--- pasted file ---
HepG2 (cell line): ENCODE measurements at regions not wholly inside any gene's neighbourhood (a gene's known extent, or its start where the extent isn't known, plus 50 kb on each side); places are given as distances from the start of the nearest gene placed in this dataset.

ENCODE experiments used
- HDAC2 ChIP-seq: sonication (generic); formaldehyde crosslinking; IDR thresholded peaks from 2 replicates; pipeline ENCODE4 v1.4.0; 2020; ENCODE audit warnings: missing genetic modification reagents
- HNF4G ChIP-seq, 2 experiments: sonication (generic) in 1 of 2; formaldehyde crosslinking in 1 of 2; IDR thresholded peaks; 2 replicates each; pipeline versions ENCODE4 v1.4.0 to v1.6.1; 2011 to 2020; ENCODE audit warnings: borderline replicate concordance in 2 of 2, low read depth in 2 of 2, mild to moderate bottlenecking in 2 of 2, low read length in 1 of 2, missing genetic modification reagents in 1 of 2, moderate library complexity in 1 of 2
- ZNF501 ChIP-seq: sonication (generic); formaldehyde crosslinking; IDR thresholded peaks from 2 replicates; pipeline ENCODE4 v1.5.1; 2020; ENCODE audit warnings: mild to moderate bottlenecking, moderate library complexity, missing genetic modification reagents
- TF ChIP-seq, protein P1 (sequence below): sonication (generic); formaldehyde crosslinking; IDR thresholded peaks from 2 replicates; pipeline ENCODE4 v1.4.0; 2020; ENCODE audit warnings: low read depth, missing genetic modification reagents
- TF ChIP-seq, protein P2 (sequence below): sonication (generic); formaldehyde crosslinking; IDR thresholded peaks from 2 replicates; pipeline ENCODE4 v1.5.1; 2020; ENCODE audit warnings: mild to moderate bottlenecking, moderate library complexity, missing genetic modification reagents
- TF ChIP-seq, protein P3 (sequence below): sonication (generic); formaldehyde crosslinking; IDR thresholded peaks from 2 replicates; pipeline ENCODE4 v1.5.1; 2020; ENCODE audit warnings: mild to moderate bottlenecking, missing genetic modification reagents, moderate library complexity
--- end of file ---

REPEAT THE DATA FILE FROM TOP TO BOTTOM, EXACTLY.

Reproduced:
HepG2 (cell line): ENCODE measurements at regions not wholly inside any gene's neighbourhood (a gene's known extent, or its start where the extent isn't known, plus 50 kb on each side); places are given as distances from the start of the nearest gene placed in this dataset.

ENCODE experiments used
- HDAC2 ChIP-seq: sonication (generic); formaldehyde crosslinking; IDR thresholded peaks from 2 replicates; pipeline ENCODE4 v1.4.0; 2020; ENCODE audit warnings: missing genetic modification reagents
- HNF4G ChIP-seq, 2 experiments: sonication (generic) in 1 of 2; formaldehyde crosslinking in 1 of 2; IDR thresholded peaks; 2 replicates each; pipeline versions ENCODE4 v1.4.0 to v1.6.1; 2011 to 2020; ENCODE audit warnings: borderline replicate concordance in 2 of 2, low read depth in 2 of 2, mild to moderate bottlenecking in 2 of 2, low read length in 1 of 2, missing genetic modification reagents in 1 of 2, moderate library complexity in 1 of 2
- ZNF501 ChIP-seq: sonication (generic); formaldehyde crosslinking; IDR thresholded peaks from 2 replicates; pipeline ENCODE4 v1.5.1; 2020; ENCODE audit warnings: mild to moderate bottlenecking, moderate library complexity, missing genetic modification reagents
- TF ChIP-seq, protein P1 (sequence below): sonication (generic); formaldehyde crosslinking; IDR thresholded peaks from 2 replicates; pipeline ENCODE4 v1.4.0; 2020; ENCODE audit warnings: low read depth, missing genetic modification reagents
- TF ChIP-seq, protein P2 (sequence below): sonication (generic); formaldehyde crosslinking; IDR thresholded peaks from 2 replicates; pipeline ENCODE4 v1.5.1; 2020; ENCODE audit warnings: mild to moderate bottlenecking, moderate library complexity, missing genetic modification reagents
- TF ChIP-seq, protein P3 (sequence below): sonication (generic); formaldehyde crosslinking; IDR thresholded peaks from 2 replicates; pipeline ENCODE4 v1.5.1; 2020; ENCODE audit warnings: mild to moderate bottlenecking, missing genetic modification reagents, moderate library complexity